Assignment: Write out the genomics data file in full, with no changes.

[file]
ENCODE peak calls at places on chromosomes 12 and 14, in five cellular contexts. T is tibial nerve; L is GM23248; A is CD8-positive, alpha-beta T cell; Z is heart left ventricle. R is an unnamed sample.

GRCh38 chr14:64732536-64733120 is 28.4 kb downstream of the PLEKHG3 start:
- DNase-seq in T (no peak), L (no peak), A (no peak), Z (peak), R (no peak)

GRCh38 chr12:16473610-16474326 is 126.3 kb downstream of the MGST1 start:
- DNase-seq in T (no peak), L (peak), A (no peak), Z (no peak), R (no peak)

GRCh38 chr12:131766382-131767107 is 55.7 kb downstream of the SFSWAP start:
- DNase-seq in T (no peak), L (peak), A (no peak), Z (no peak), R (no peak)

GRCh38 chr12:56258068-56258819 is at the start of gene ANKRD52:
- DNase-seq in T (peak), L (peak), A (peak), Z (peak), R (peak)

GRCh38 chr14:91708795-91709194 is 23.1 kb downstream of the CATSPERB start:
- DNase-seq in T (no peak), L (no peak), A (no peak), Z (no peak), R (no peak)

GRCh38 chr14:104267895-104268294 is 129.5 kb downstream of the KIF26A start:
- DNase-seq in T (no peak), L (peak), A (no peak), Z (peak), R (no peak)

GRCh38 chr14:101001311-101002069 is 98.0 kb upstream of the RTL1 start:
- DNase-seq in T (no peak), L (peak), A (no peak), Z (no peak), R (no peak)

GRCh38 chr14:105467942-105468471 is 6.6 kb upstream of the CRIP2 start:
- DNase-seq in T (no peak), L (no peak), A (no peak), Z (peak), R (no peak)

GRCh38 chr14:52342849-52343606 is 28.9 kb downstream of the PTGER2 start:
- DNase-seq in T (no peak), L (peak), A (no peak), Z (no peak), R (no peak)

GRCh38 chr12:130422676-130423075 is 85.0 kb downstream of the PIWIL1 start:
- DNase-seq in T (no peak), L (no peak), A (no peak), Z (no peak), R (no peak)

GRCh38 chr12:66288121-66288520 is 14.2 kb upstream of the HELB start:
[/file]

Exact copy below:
ENCODE peak calls at places on chromosomes 12 and 14, in five cellular contexts. T is tibial nerve; L is GM23248; A is CD8-positive, alpha-beta T cell; Z is heart left ventricle. R is an unnamed sample.

GRCh38 chr14:64732536-64733120 is 28.4 kb downstream of the PLEKHG3 start:
- DNase-seq in T (no peak), L (no peak), A (no peak), Z (peak), R (no peak)

GRCh38 chr12:16473610-16474326 is 126.3 kb downstream of the MGST1 start:
- DNase-seq in T (no peak), L (peak), A (no peak), Z (no peak), R (no peak)

GRCh38 chr12:131766382-131767107 is 55.7 kb downstream of the SFSWAP start:
- DNase-seq in T (no peak), L (peak), A (no peak), Z (no peak), R (no peak)

GRCh38 chr12:56258068-56258819 is at the start of gene ANKRD52:
- DNase-seq in T (peak), L (peak), A (peak), Z (peak), R (peak)

GRCh38 chr14:91708795-91709194 is 23.1 kb downstream of the CATSPERB start:
- DNase-seq in T (no peak), L (no peak), A (no peak), Z (no peak), R (no peak)

GRCh38 chr14:104267895-104268294 is 129.5 kb downstream of the KIF26A start:
- DNase-seq in T (no peak), L (peak), A (no peak), Z (peak), R (no peak)

GRCh38 chr14:101001311-101002069 is 98.0 kb upstream of the RTL1 start:
- DNase-seq in T (no peak), L (peak), A (no peak), Z (no peak), R (no peak)

GRCh38 chr14:105467942-105468471 is 6.6 kb upstream of the CRIP2 start:
- DNase-seq in T (no peak), L (no peak), A (no peak), Z (peak), R (no peak)

GRCh38 chr14:52342849-52343606 is 28.9 kb downstream of the PTGER2 start:
- DNase-seq in T (no peak), L (peak), A (no peak), Z (no peak), R (no peak)

GRCh38 chr12:130422676-130423075 is 85.0 kb downstream of the PIWIL1 start:
- DNase-seq in T (no peak), L (no peak), A (no peak), Z (no peak), R (no peak)

GRCh38 chr12:66288121-66288520 is 14.2 kb upstream of the HELB start: